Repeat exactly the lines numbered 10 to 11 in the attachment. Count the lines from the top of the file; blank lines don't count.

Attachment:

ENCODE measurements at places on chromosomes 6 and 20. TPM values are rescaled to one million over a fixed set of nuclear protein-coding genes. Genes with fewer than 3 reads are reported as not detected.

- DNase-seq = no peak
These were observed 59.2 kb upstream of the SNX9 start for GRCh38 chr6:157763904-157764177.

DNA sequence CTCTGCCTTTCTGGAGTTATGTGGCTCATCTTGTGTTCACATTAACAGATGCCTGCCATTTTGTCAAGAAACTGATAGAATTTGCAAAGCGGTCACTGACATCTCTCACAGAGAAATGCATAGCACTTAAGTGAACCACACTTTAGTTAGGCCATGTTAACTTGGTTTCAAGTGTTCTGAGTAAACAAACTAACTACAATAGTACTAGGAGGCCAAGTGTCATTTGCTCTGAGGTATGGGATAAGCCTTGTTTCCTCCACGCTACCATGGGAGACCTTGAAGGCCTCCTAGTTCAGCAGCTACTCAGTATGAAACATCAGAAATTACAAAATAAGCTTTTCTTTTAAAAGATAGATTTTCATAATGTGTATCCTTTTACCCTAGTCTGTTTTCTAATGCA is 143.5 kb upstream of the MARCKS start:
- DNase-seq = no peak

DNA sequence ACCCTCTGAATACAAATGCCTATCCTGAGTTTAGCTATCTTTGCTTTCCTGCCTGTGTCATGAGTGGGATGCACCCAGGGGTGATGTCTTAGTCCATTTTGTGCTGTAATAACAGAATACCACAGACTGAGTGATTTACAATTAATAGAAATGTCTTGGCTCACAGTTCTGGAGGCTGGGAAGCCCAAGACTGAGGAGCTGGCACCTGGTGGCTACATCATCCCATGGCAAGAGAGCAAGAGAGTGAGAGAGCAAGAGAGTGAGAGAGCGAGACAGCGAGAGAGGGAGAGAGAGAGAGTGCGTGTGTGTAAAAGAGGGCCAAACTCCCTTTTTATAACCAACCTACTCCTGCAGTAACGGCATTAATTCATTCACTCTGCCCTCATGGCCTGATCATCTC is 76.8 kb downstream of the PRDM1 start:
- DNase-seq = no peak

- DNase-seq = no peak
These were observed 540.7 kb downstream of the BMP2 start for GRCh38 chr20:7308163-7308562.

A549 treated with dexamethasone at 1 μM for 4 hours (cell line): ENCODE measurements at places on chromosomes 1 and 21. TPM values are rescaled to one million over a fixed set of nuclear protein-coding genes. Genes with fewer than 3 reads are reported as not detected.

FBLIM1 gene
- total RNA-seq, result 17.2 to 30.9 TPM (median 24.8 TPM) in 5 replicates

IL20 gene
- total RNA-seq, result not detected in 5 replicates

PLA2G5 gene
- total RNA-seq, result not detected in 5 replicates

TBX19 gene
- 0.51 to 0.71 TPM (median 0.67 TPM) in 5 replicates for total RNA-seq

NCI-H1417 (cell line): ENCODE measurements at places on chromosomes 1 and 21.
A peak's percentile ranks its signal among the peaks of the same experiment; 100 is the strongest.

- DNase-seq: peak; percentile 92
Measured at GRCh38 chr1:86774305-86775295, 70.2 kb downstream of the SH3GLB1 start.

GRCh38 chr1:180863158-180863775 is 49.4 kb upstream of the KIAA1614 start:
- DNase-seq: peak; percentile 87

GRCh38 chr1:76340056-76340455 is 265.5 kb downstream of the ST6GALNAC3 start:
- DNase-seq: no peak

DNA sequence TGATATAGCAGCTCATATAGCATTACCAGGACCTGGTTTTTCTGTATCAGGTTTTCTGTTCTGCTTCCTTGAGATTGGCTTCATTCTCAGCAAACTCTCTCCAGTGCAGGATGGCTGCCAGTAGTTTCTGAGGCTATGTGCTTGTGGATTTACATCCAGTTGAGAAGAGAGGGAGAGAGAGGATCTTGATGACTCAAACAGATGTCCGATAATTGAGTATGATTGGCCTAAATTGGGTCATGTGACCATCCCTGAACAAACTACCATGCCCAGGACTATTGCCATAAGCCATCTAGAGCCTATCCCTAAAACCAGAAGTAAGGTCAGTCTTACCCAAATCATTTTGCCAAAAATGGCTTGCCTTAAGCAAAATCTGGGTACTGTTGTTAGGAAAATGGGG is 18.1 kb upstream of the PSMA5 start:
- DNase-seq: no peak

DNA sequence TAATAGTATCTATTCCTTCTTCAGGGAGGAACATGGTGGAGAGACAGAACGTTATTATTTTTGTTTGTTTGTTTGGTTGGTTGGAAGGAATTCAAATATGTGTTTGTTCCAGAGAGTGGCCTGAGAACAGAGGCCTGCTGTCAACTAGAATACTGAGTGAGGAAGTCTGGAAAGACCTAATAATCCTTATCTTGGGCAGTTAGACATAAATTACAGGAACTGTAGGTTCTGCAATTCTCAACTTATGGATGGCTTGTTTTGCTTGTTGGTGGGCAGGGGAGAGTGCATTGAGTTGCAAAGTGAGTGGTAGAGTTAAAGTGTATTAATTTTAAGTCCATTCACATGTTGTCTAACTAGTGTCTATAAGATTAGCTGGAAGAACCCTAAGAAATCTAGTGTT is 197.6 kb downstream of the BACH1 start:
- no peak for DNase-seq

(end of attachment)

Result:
A549 treated with dexamethasone at 1 μM for 4 hours (cell line): ENCODE measurements at places on chromosomes 1 and 21. TPM values are rescaled to one million over a fixed set of nuclear protein-coding genes. Genes with fewer than 3 reads are reported as not detected.

FBLIM1 gene